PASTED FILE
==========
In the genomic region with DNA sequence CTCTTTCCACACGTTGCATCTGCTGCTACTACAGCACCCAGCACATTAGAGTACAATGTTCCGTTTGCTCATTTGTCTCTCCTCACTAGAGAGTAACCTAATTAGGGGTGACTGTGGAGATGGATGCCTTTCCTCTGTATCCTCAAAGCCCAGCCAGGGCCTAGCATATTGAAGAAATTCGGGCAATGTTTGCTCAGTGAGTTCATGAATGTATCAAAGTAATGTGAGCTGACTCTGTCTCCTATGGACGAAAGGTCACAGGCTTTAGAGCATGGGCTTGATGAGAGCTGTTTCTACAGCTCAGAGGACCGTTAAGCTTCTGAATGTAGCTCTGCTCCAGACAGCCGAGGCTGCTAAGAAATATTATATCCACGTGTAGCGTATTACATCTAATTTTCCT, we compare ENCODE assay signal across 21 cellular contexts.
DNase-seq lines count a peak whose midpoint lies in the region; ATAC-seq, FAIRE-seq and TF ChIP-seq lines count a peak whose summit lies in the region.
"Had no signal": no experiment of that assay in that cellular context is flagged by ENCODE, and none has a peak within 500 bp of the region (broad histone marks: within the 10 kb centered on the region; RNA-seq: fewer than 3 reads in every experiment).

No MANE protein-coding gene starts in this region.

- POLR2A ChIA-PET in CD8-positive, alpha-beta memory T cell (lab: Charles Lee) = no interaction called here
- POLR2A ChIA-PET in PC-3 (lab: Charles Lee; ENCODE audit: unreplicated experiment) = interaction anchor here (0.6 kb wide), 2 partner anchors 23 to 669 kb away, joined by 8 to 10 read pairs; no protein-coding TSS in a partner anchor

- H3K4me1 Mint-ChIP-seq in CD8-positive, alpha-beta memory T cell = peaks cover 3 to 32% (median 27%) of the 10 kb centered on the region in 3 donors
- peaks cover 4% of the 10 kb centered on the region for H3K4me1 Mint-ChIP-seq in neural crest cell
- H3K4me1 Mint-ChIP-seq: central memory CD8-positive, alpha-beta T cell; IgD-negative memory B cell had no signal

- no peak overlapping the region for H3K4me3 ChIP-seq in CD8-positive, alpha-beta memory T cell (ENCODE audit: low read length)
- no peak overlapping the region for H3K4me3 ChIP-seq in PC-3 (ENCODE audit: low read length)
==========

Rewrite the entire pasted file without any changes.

In the genomic region with DNA sequence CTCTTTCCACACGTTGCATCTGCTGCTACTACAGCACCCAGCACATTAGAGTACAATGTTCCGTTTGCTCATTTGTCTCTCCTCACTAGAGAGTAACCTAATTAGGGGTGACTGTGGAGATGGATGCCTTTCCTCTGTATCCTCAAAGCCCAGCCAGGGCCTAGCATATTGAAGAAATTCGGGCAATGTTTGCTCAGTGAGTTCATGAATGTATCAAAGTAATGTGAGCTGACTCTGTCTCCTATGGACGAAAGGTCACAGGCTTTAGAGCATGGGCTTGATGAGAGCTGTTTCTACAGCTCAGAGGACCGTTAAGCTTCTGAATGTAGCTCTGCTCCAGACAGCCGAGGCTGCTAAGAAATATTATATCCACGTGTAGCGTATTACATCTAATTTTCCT, we compare ENCODE assay signal across 21 cellular contexts.
DNase-seq lines count a peak whose midpoint lies in the region; ATAC-seq, FAIRE-seq and TF ChIP-seq lines count a peak whose summit lies in the region.
"Had no signal": no experiment of that assay in that cellular context is flagged by ENCODE, and none has a peak within 500 bp of the region (broad histone marks: within the 10 kb centered on the region; RNA-seq: fewer than 3 reads in every experiment).

No MANE protein-coding gene starts in this region.

- POLR2A ChIA-PET in CD8-positive, alpha-beta memory T cell (lab: Charles Lee) = no interaction called here
- POLR2A ChIA-PET in PC-3 (lab: Charles Lee; ENCODE audit: unreplicated experiment) = interaction anchor here (0.6 kb wide), 2 partner anchors 23 to 669 kb away, joined by 8 to 10 read pairs; no protein-coding TSS in a partner anchor

- H3K4me1 Mint-ChIP-seq in CD8-positive, alpha-beta memory T cell = peaks cover 3 to 32% (median 27%) of the 10 kb centered on the region in 3 donors
- peaks cover 4% of the 10 kb centered on the region for H3K4me1 Mint-ChIP-seq in neural crest cell
- H3K4me1 Mint-ChIP-seq: central memory CD8-positive, alpha-beta T cell; IgD-negative memory B cell had no signal

- no peak overlapping the region for H3K4me3 ChIP-seq in CD8-positive, alpha-beta memory T cell (ENCODE audit: low read length)
- no peak overlapping the region for H3K4me3 ChIP-seq in PC-3 (ENCODE audit: low read length)